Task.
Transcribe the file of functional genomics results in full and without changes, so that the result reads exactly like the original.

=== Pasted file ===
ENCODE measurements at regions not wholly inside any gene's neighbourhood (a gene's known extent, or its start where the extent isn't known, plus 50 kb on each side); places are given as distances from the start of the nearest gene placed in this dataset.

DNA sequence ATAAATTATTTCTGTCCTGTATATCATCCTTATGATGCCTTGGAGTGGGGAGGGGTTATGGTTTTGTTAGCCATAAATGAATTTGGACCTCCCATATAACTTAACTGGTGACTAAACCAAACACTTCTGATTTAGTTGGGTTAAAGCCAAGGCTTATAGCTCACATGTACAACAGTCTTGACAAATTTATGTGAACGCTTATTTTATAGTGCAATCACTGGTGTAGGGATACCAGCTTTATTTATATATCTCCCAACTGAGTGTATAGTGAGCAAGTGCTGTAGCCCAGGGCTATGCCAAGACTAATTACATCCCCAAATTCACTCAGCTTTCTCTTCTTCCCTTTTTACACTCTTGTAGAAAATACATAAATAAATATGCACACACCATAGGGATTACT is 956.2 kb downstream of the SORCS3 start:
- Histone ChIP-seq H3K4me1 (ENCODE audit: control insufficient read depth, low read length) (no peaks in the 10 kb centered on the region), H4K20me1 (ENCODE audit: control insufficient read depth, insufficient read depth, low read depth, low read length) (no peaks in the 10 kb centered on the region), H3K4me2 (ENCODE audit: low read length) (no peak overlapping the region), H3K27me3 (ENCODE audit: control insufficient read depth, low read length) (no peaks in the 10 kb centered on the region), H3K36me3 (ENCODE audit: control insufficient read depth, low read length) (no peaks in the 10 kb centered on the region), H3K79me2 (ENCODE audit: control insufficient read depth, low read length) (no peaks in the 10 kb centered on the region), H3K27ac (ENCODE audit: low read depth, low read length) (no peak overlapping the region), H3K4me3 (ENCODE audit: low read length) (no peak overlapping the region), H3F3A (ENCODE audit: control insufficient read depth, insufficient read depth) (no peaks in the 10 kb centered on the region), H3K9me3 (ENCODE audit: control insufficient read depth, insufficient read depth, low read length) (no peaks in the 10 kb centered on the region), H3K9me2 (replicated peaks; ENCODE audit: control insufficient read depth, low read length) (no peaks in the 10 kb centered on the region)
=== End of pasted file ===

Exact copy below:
ENCODE measurements at regions not wholly inside any gene's neighbourhood (a gene's known extent, or its start where the extent isn't known, plus 50 kb on each side); places are given as distances from the start of the nearest gene placed in this dataset.

DNA sequence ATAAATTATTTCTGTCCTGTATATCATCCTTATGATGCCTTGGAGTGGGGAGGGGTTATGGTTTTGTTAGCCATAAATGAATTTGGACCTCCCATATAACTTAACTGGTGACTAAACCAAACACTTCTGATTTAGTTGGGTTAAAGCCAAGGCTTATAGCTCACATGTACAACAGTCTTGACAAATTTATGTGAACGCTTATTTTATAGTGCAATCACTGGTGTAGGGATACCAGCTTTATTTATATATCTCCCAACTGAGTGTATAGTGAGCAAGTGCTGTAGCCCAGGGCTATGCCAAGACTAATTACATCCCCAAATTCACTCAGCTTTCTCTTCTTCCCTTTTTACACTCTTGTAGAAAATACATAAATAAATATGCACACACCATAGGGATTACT is 956.2 kb downstream of the SORCS3 start:
- Histone ChIP-seq H3K4me1 (ENCODE audit: control insufficient read depth, low read length) (no peaks in the 10 kb centered on the region), H4K20me1 (ENCODE audit: control insufficient read depth, insufficient read depth, low read depth, low read length) (no peaks in the 10 kb centered on the region), H3K4me2 (ENCODE audit: low read length) (no peak overlapping the region), H3K27me3 (ENCODE audit: control insufficient read depth, low read length) (no peaks in the 10 kb centered on the region), H3K36me3 (ENCODE audit: control insufficient read depth, low read length) (no peaks in the 10 kb centered on the region), H3K79me2 (ENCODE audit: control insufficient read depth, low read length) (no peaks in the 10 kb centered on the region), H3K27ac (ENCODE audit: low read depth, low read length) (no peak overlapping the region), H3K4me3 (ENCODE audit: low read length) (no peak overlapping the region), H3F3A (ENCODE audit: control insufficient read depth, insufficient read depth) (no peaks in the 10 kb centered on the region), H3K9me3 (ENCODE audit: control insufficient read depth, insufficient read depth, low read length) (no peaks in the 10 kb centered on the region), H3K9me2 (replicated peaks; ENCODE audit: control insufficient read depth, low read length) (no peaks in the 10 kb centered on the region)